From the 4th century Gothic Bible:



Mark 7:26
wasuž-žan so qino haižno, Saurini fwnikiska gabauržai, jah baž ina ei žo unhulžon uswaurpi us dauhtr izos.

— The woman was a Greek, a Syrophenician by nation; and she besought him that he would cast forth the devil out of her daughter.
— ἡ δὲ γυνὴ ἦν ἑλληνίς, συροφοινίκισσα τῷ γένει: καὶ ἠρώτα αὐτὸν ἵνα τὸ δαιμόνιον ἐκβάλῃ ἐκ τῆς θυγατρὸς αὐτῆς.


This is the very first attested usage of a word cognate to Modern English heathen.

The etymology of the Gothic haižno is disputed, but either one of these two answers is likely to be right:

  1. Haižno stems from haiži, "heath". In this case haižno would mean "heath-dweller", a construction similar to that of the Latin paganus, meaning "country dweller", "villager". An explanation for Wulfila's possible use of haižno in this sense is found here:
    The woman was an outsider. She was a Greek, born in Syrian Phoenicia, definitely not one of the Jews to whom Jesus had been ministering. Chapter 7 of the Book of Mark tells us that Jesus met her when he went up the Mediterranean coast to the vicinity of Tyre and Sidon. There this woman asked Jesus to drive out a demon in her daughter. He hesitated to heal anyone other than his own people, saying rather harshly, "Let the children first be fed, for it is not right to take the children's bread and throw it to the dogs." But the foreign woman had a ready answer: "Even the dogs under the table eat the children's crumbs." That was enough. "For this saying you may go your way; the demon has left your daughter," said Jesus, and it was so.

    Three centuries later, when Bishop Wulfilas of the Visigoths was translating this story into his native tongue, he described the woman's otherness by saying she was haithno, our heathen. This may just have been to say she was figuratively living on the heath, out in the countryside away from the community. But apparently thanks to Wulfilas's choice of words, the religious meaning of heathen as "outside the faith" spread to the other Germanic languages, including English, as they changed their allegiance from heathen to Christian. The word appears in English sermons written as long ago as the year 971.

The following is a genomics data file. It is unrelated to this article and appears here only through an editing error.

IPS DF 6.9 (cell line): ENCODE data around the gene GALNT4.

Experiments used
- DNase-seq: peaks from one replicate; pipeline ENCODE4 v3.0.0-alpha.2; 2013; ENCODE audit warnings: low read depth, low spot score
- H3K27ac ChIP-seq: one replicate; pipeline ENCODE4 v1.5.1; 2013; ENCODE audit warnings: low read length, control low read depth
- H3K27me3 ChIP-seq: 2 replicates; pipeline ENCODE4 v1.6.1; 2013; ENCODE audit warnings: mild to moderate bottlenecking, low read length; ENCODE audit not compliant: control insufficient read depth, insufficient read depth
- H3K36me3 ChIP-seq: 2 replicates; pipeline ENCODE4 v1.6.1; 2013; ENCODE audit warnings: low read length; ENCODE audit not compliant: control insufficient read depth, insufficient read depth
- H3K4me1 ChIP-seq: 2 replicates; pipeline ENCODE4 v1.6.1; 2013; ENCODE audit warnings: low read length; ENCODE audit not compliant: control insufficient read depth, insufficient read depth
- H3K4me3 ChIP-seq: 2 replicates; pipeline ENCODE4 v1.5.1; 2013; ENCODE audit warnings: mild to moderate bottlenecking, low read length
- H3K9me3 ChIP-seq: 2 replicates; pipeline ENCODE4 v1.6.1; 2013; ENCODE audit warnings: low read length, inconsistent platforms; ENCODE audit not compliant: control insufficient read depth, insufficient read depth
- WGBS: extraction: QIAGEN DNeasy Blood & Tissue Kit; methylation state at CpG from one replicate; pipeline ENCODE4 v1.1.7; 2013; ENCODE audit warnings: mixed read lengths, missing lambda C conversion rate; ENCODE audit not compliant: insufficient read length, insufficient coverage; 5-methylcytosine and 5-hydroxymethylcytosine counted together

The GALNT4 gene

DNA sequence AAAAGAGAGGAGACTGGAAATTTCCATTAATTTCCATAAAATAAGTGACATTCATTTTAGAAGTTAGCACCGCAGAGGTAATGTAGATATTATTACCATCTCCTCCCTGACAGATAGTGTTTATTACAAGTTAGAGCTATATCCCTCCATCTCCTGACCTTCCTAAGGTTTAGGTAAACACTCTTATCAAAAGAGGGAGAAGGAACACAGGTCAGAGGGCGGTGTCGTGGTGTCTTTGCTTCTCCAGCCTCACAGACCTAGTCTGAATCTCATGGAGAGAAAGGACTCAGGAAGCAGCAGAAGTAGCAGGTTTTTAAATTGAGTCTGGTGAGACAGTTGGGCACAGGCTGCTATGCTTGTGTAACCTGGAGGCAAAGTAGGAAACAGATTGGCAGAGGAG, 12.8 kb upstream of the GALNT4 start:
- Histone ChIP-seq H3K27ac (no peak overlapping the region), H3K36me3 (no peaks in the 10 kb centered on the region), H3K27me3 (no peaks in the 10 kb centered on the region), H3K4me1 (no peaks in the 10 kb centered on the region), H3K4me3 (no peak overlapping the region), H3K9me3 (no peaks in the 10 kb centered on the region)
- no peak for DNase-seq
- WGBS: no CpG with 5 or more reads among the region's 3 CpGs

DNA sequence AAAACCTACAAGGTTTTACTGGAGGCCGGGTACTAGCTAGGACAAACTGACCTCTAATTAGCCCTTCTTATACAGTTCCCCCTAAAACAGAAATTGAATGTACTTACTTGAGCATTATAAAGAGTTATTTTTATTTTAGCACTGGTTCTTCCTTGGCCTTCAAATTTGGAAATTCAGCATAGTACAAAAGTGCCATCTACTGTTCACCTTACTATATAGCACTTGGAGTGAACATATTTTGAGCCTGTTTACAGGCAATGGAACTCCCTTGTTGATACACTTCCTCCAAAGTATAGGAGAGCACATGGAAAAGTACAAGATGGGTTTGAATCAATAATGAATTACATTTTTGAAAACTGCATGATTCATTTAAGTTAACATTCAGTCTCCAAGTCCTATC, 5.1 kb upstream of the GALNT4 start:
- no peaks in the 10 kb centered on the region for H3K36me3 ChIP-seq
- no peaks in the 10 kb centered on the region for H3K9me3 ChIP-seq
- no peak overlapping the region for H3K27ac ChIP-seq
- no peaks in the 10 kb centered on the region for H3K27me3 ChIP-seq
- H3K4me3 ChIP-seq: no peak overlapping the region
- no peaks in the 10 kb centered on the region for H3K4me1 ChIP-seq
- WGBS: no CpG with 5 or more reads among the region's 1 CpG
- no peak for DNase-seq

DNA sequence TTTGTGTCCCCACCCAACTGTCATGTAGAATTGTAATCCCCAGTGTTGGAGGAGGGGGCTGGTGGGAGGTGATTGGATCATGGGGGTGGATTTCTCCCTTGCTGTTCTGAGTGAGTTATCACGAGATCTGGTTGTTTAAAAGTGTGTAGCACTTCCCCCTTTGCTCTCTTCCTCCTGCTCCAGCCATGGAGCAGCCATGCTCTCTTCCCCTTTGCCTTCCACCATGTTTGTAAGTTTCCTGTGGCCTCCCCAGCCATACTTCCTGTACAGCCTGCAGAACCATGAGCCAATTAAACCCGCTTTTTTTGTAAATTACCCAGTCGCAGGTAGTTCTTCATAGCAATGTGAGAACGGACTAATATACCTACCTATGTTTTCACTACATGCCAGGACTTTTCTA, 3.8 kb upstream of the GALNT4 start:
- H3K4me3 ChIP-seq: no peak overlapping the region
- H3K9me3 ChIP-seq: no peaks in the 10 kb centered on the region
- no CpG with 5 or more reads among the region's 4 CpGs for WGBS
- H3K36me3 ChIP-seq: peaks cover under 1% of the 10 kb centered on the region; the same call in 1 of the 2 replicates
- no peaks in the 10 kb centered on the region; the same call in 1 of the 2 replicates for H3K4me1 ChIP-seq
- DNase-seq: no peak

Development in the meaning of the word followed, as it spread to other Germanic languages, through the centuries. From wikipedia:
    Heathen (Old English hęšen, Old Norse heišinn) was coined as a translation of Latin paganus, in the Christian sense of "non-Abrahamic faith".

    In the Sagas, the terms heišni and kristni (Heathenry and Christianity) are used as polar terms to describe the older and newer faiths. Historically, the term was influenced by the Gothic term *haiži, appearing as haižno in Ulfilas' bible for translating gunē Hellēnis, "Greek (i.e. gentile) woman" of Mark 7:26, probably with an original meaning "dwelling on the heath", [...]
    Later on, the word heathen, and its cognates, gained the current meaning of "non-Abrahamic".


  2. Haižno was borrowed from the Armenian hethanos, which by its turn was borrowed from the Greek ethnikos. An explanation for this choice can be found in wikipedia:
    [...] ethnikos was used as the LXX translation of Hebrew goyim "the nations, non-Hebrews, non-Jews".
    Since Wulfila translated his Bible from Greek, it's possible Wulfila was aware of the usage of the word ethnikos in the Septuagint, and borrowed it to Gothic.


A third alternative, combining the other two is also possible: Wulfila chose the word haižno, with the sense of alternative 1, but influenced by Greek, for the similarity to Greek ethne, translated as "gentile" in a biblical context.

What is clear anyway, is that the first usage of a word cognate to heathen was to describe a non-Abrahamic, Hellenic woman, born in Syrian Phoenicia.